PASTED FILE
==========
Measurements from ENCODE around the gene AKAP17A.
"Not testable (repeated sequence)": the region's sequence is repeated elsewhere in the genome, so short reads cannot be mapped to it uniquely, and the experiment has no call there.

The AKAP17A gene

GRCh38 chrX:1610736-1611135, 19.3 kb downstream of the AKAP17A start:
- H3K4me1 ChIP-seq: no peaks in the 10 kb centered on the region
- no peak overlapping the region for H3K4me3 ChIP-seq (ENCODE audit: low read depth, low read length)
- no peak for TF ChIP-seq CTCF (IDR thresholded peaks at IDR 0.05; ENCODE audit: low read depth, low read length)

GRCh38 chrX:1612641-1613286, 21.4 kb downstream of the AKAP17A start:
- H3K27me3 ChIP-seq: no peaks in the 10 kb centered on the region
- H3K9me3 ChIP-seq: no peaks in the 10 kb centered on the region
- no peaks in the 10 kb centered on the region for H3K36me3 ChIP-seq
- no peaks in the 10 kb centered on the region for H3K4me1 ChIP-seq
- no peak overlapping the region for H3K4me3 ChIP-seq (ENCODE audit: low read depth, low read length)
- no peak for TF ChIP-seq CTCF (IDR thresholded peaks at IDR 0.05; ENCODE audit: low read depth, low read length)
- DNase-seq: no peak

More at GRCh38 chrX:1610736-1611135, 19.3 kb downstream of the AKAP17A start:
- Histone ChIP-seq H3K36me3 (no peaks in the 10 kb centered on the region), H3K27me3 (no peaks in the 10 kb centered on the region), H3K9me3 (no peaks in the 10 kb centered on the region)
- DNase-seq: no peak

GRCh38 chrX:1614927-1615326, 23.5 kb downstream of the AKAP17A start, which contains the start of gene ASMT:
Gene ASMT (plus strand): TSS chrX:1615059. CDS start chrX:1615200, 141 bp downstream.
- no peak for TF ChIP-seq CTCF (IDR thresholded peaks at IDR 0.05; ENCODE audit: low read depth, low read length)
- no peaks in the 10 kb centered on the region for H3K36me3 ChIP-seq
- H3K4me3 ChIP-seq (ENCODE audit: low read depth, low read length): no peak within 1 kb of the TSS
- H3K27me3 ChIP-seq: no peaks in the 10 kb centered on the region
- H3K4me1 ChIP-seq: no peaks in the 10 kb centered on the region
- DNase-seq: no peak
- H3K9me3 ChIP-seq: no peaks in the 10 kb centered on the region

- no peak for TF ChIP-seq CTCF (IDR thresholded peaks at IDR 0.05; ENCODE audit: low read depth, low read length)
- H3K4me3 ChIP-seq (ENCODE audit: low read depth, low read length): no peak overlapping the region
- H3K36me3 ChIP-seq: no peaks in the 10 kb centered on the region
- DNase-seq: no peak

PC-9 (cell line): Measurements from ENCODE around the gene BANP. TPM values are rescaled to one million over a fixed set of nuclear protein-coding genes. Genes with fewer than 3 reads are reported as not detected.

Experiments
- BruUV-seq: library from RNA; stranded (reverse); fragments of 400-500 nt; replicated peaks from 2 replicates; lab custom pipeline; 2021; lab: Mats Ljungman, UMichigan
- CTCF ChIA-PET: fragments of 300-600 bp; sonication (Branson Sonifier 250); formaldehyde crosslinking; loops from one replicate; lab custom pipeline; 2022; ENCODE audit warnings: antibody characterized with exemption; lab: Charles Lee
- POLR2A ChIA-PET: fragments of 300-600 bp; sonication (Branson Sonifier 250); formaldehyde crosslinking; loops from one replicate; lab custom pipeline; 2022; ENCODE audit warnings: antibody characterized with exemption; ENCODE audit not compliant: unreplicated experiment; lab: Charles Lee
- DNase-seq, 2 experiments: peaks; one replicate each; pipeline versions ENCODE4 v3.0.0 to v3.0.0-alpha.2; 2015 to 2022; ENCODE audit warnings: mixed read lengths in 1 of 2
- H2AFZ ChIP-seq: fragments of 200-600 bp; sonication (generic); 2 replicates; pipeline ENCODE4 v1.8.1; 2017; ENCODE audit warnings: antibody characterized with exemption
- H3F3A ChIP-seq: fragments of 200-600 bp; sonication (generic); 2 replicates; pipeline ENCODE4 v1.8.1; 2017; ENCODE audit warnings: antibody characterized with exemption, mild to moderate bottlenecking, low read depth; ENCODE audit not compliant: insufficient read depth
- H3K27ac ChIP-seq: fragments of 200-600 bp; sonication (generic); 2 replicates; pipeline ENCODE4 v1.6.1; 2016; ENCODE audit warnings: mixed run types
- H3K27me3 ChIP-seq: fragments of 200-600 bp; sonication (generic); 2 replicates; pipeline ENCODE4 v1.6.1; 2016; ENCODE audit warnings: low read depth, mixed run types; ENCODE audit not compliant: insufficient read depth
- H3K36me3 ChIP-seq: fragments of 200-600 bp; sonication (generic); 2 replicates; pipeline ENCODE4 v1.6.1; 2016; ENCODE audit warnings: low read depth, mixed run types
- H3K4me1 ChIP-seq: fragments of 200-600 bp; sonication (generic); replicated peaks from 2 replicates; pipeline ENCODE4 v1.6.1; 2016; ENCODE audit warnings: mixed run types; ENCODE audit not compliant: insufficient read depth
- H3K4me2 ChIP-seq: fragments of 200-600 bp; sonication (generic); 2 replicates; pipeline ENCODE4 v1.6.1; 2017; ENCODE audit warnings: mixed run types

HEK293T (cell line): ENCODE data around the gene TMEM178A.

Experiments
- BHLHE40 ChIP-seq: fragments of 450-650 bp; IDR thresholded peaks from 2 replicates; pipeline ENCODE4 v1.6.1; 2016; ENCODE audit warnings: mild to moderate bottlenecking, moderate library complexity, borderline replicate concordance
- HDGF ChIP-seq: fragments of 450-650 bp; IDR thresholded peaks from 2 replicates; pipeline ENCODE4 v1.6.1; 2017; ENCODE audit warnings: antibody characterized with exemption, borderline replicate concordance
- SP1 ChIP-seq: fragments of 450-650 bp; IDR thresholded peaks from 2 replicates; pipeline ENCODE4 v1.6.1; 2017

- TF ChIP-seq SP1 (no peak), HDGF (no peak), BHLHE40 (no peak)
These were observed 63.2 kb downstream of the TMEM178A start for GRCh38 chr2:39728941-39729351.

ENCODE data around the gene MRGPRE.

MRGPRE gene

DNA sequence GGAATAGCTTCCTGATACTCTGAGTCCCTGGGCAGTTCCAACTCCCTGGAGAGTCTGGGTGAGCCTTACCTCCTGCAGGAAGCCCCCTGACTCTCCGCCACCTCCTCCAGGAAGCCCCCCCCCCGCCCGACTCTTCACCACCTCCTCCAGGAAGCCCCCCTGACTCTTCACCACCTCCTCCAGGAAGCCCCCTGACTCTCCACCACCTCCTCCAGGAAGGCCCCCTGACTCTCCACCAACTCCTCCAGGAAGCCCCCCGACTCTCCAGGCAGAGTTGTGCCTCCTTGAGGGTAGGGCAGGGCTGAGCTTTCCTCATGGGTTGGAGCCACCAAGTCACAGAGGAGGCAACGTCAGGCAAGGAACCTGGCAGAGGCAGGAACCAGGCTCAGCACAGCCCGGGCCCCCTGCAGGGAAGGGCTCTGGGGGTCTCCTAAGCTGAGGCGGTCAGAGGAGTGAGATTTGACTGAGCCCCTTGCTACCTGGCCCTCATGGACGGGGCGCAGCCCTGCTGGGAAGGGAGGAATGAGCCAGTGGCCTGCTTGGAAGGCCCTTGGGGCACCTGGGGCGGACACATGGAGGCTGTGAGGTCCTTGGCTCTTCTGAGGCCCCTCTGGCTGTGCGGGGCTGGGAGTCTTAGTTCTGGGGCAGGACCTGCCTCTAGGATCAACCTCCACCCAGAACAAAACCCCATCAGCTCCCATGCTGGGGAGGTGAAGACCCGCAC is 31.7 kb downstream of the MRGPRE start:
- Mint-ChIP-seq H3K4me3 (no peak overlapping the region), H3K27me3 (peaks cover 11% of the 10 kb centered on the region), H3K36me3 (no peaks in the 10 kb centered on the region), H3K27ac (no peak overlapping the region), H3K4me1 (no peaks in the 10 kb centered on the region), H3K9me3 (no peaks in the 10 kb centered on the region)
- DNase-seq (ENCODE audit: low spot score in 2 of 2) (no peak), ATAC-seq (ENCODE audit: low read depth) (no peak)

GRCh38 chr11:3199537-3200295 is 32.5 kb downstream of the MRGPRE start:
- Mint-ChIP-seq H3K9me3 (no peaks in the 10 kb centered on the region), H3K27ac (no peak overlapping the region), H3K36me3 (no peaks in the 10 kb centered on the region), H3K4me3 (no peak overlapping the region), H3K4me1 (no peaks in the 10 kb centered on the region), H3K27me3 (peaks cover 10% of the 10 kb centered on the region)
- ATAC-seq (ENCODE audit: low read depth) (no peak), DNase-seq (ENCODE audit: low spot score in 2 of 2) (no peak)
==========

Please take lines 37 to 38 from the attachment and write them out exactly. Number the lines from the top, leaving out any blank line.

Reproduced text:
- DNase-seq, 2 experiments: peaks; one replicate each; pipeline versions ENCODE4 v3.0.0 to v3.0.0-alpha.2; 2015 to 2022; ENCODE audit warnings: mixed read lengths in 1 of 2
- H2AFZ ChIP-seq: fragments of 200-600 bp; sonication (generic); 2 replicates; pipeline ENCODE4 v1.8.1; 2017; ENCODE audit warnings: antibody characterized with exemption